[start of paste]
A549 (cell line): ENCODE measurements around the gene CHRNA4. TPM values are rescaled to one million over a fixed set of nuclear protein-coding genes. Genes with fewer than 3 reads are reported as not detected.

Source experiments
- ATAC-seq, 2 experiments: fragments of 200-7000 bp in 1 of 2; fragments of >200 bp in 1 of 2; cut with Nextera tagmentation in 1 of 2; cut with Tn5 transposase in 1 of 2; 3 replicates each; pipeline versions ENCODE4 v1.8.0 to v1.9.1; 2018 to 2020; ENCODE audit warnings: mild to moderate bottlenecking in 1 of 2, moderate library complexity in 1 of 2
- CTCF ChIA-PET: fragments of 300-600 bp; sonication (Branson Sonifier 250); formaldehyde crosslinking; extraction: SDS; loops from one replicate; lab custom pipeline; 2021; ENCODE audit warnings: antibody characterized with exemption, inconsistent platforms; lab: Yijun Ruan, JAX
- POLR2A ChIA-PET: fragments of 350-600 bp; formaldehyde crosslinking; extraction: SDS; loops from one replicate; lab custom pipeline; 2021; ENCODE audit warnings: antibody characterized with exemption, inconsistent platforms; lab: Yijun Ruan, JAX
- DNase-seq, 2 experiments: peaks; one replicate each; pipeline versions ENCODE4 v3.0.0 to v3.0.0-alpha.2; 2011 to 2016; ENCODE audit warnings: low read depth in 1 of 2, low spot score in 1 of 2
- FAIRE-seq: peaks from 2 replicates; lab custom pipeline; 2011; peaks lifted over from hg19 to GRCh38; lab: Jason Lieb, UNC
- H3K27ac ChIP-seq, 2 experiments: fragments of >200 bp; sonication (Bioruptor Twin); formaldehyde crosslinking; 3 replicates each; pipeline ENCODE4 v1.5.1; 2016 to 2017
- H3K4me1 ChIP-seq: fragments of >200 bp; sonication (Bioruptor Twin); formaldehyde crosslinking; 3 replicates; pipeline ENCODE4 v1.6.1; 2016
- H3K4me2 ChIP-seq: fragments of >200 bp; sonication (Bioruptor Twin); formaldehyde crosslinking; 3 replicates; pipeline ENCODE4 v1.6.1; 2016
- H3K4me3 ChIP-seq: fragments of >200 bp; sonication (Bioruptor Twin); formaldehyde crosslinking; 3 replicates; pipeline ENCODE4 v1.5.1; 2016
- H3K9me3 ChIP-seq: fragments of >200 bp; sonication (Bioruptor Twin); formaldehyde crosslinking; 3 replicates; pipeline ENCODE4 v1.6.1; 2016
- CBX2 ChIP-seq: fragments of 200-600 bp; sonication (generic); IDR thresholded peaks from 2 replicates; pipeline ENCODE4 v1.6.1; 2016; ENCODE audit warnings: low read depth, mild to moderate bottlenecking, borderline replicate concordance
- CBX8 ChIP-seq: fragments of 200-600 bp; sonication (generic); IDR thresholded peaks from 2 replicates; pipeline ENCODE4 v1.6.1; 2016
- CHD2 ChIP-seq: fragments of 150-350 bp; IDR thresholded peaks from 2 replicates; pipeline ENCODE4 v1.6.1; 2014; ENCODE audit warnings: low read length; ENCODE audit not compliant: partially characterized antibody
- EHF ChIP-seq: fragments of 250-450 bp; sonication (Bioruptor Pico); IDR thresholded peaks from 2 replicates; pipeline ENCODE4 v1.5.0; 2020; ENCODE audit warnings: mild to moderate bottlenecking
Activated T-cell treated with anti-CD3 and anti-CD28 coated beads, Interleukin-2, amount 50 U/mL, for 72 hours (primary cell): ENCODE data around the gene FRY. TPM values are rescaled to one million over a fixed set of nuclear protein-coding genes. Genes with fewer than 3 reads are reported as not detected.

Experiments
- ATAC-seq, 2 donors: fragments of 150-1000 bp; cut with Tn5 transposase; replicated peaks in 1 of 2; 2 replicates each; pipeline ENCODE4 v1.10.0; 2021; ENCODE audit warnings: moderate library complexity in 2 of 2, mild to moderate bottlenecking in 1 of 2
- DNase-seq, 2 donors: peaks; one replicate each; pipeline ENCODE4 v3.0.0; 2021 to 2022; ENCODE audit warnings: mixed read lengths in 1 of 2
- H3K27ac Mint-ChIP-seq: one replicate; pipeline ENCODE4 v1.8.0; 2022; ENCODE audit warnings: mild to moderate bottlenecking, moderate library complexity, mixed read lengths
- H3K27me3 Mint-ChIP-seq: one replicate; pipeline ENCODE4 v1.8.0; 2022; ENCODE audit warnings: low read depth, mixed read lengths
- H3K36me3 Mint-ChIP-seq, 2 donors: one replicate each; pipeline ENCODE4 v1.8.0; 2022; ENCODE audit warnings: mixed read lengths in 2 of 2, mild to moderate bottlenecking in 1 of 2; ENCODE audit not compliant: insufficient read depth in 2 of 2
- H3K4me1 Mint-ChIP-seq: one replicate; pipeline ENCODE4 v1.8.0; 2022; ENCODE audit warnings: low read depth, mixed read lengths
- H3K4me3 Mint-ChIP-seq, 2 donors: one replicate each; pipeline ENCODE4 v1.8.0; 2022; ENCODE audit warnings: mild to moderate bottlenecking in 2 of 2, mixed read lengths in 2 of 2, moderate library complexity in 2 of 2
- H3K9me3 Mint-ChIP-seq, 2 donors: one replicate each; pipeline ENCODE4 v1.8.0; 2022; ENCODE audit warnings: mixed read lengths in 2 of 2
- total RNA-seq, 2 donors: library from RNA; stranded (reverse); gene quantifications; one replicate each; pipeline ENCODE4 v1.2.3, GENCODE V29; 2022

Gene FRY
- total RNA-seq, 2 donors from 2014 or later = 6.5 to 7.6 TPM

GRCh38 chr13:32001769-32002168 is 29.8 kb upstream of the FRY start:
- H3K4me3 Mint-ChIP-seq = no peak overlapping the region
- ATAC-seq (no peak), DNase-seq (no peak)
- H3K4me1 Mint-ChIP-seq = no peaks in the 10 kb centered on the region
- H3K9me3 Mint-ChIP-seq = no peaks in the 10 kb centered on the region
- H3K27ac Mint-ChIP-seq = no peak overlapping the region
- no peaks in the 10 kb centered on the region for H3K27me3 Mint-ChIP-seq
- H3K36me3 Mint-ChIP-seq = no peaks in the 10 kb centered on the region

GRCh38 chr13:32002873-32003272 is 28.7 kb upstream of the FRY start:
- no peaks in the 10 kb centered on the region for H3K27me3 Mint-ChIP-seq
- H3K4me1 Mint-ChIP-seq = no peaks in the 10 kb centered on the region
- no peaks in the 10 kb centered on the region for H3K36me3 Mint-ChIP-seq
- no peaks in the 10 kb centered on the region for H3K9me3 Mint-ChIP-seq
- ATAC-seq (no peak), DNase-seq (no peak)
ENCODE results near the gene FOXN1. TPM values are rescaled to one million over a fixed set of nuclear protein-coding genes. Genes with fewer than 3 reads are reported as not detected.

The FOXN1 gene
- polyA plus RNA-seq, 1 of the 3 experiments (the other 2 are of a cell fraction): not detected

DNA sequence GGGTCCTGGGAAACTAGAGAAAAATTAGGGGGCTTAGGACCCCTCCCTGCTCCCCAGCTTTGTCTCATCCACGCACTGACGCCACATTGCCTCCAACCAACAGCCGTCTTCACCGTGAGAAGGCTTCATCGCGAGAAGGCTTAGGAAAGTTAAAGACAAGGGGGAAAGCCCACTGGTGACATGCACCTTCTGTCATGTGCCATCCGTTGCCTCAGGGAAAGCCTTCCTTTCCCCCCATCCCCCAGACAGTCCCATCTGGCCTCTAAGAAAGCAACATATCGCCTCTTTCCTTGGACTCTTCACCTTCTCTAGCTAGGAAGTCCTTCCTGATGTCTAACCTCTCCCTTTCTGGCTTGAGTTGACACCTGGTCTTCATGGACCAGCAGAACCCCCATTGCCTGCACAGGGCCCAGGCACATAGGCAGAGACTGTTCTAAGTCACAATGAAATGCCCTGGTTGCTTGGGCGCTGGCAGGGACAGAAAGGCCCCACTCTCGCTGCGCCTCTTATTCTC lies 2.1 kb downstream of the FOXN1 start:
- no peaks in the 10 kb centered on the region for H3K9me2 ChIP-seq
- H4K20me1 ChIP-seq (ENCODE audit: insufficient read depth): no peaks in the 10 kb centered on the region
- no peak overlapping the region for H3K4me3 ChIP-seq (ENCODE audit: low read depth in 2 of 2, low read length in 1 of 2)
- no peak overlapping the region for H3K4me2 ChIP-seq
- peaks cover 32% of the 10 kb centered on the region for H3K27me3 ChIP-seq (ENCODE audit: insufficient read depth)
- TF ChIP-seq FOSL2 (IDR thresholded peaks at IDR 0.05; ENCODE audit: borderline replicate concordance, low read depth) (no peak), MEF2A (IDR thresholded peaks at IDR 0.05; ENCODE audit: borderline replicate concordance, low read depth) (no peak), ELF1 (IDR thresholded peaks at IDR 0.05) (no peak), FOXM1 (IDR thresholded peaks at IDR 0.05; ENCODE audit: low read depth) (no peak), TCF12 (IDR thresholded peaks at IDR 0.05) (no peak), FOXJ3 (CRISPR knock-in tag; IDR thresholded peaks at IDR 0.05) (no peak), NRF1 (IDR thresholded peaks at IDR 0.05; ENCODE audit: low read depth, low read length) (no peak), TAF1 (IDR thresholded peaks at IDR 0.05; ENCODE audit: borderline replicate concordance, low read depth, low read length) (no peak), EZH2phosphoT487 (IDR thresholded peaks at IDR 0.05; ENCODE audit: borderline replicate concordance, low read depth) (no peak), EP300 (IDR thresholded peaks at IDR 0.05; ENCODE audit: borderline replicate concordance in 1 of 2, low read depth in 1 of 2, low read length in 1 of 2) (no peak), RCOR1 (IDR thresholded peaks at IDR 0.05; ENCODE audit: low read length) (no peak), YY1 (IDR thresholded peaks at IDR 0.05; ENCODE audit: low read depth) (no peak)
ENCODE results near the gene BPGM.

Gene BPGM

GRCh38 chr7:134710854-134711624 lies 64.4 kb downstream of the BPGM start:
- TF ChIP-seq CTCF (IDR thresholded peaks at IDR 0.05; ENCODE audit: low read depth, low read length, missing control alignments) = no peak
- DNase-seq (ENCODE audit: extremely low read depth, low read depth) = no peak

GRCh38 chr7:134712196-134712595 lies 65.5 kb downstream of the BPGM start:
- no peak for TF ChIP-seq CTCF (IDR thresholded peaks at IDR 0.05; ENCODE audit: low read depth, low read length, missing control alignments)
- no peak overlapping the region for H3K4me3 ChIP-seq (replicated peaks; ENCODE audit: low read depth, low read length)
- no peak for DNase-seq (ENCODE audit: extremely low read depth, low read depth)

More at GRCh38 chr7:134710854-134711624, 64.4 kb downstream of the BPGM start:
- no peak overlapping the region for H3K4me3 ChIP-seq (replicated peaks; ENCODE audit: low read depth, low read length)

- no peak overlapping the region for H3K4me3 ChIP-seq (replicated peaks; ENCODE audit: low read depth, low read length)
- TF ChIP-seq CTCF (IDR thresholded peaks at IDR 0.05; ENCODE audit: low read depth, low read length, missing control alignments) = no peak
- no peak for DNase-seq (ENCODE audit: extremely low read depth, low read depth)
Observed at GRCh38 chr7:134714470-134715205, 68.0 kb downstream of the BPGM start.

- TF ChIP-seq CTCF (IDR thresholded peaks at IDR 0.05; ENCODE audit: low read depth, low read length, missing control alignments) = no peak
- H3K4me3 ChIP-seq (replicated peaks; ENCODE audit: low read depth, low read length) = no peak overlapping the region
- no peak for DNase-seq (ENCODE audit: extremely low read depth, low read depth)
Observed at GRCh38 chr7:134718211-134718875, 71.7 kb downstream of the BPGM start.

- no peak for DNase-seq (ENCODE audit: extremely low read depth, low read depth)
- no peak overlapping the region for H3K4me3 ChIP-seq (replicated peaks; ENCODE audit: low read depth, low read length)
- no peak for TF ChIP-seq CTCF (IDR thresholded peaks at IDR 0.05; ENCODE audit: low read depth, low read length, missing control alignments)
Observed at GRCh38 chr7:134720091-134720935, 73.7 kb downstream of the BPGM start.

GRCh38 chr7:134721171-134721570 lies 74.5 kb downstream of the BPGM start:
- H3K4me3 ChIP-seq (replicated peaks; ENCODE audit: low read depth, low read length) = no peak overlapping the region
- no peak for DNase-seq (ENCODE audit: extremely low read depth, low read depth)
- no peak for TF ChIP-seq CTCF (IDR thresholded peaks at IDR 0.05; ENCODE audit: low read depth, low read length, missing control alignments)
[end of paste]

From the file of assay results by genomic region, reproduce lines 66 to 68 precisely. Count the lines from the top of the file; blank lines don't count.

- TF ChIP-seq CTCF (IDR thresholded peaks at IDR 0.05; ENCODE audit: low read depth, low read length, missing control alignments) = no peak
- no peak for DNase-seq (ENCODE audit: extremely low read depth, low read depth)
Observed at GRCh38 chr7:134714470-134715205, 68.0 kb downstream of the BPGM start.